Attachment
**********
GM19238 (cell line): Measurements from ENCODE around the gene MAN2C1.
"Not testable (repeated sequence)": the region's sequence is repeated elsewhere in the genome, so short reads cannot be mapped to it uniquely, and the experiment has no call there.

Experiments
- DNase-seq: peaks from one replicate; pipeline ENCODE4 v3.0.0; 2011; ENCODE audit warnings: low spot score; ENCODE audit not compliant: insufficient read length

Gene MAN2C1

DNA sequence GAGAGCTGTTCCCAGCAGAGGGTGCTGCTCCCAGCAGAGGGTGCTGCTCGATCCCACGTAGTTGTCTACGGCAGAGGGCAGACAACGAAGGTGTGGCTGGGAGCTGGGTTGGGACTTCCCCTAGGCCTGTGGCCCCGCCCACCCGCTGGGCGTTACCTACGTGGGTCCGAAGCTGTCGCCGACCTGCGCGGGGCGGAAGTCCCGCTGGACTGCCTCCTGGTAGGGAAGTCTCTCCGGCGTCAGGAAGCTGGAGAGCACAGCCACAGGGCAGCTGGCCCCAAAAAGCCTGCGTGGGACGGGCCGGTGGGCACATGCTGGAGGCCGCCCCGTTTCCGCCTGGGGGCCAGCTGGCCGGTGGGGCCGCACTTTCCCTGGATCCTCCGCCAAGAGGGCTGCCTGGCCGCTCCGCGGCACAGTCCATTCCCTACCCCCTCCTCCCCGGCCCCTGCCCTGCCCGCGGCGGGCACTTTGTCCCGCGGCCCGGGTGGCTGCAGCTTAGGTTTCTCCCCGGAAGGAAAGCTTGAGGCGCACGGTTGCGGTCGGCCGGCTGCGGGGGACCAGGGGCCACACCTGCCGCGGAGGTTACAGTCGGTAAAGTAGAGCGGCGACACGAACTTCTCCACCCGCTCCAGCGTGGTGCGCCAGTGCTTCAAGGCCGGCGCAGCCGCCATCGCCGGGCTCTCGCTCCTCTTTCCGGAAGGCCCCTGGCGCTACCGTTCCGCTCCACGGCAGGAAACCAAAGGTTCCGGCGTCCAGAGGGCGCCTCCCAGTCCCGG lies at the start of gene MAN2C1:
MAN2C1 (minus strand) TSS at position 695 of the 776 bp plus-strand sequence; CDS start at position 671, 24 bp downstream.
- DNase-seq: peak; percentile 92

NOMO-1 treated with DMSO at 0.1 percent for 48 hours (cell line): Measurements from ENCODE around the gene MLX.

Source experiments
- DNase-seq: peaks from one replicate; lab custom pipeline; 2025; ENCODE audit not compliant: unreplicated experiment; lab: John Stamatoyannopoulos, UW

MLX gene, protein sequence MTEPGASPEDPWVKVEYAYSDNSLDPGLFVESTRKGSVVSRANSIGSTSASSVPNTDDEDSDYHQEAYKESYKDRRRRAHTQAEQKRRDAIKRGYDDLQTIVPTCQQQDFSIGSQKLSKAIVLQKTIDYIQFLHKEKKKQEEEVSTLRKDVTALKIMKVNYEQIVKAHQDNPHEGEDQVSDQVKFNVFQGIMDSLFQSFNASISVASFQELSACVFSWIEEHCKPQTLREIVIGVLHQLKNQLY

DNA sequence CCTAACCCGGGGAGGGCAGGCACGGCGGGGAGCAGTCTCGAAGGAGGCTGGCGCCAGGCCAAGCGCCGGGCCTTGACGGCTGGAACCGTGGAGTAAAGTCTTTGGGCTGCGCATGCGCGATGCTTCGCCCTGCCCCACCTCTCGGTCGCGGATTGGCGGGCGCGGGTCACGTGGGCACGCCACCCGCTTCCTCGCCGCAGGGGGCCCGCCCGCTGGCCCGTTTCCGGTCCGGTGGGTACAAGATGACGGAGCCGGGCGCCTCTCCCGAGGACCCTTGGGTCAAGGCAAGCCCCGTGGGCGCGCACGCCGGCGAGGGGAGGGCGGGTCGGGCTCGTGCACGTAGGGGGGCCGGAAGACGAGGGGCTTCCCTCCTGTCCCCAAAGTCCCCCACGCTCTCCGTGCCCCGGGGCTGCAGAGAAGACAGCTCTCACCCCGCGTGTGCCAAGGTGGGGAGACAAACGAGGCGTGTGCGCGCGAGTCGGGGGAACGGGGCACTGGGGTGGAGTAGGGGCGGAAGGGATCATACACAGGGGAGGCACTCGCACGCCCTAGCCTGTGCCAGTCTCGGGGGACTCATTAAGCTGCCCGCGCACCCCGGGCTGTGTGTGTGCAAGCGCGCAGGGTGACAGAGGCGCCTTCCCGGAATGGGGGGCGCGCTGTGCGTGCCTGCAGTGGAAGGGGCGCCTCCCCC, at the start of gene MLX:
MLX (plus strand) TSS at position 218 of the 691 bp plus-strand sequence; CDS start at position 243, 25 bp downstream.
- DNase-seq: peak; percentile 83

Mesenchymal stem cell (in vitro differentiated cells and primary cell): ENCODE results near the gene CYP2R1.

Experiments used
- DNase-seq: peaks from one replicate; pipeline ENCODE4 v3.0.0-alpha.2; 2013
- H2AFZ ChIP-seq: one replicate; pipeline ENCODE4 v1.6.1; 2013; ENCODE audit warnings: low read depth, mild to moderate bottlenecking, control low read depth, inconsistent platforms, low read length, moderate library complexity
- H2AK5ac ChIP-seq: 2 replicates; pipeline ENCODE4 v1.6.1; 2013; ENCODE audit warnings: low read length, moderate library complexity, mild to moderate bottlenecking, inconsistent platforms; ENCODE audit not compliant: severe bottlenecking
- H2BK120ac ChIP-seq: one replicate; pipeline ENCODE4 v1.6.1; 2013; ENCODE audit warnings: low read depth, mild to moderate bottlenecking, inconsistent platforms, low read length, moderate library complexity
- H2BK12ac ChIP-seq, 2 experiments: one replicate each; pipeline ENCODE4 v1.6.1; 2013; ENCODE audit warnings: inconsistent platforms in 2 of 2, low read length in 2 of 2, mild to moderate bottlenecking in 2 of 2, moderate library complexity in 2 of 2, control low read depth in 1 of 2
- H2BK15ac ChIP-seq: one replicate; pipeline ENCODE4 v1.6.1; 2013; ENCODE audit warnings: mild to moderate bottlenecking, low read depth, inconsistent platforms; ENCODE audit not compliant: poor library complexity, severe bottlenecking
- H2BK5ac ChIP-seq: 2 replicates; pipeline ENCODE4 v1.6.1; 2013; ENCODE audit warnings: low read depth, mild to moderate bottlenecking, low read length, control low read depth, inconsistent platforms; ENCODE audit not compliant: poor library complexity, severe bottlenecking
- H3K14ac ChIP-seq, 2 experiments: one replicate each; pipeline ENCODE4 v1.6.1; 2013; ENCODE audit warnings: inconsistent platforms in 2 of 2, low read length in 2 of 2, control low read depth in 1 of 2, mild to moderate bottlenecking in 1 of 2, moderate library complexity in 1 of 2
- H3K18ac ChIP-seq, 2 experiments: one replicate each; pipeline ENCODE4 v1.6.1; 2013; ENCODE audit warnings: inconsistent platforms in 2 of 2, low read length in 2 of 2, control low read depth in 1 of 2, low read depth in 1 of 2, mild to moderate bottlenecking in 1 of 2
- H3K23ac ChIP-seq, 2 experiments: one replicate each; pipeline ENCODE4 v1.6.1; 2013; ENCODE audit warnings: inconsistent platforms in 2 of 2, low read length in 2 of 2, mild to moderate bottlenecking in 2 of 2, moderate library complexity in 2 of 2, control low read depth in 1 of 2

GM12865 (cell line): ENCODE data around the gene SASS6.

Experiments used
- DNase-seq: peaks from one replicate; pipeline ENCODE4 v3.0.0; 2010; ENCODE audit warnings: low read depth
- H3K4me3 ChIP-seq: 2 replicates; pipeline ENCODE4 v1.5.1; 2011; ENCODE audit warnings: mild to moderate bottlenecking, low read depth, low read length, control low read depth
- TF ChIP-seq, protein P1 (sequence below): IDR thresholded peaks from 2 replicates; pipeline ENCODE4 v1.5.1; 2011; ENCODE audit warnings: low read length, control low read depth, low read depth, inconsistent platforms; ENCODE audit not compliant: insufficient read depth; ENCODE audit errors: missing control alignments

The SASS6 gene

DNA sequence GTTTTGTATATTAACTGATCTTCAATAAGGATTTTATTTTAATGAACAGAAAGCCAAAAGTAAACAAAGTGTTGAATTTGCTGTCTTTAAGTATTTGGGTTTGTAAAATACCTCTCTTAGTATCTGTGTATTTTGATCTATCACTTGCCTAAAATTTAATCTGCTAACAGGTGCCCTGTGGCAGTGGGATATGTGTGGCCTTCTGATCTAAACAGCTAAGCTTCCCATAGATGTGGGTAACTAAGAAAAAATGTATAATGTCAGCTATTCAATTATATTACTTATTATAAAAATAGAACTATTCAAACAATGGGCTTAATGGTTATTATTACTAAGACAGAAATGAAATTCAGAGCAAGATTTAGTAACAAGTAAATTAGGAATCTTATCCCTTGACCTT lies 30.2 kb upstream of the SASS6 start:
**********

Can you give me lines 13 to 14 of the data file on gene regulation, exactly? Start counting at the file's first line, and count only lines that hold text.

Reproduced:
DNA sequence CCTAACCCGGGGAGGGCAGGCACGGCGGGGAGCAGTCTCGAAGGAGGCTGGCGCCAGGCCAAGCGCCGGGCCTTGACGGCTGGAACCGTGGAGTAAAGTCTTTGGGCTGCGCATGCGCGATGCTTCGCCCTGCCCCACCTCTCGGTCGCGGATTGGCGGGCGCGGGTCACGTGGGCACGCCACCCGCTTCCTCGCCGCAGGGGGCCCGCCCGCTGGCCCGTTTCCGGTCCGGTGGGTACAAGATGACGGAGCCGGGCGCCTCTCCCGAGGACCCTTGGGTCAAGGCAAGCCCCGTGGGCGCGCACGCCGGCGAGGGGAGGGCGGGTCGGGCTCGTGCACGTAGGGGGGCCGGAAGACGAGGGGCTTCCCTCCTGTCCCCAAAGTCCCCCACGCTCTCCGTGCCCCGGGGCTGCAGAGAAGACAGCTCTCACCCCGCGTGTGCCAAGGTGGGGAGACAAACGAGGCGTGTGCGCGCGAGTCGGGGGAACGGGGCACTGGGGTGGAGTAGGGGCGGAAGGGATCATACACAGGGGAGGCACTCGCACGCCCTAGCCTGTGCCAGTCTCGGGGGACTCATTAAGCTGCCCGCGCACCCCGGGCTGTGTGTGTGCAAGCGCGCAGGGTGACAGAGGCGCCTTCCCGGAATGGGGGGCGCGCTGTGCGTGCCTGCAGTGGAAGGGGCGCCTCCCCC, at the start of gene MLX:
MLX (plus strand) TSS at position 218 of the 691 bp plus-strand sequence; CDS start at position 243, 25 bp downstream.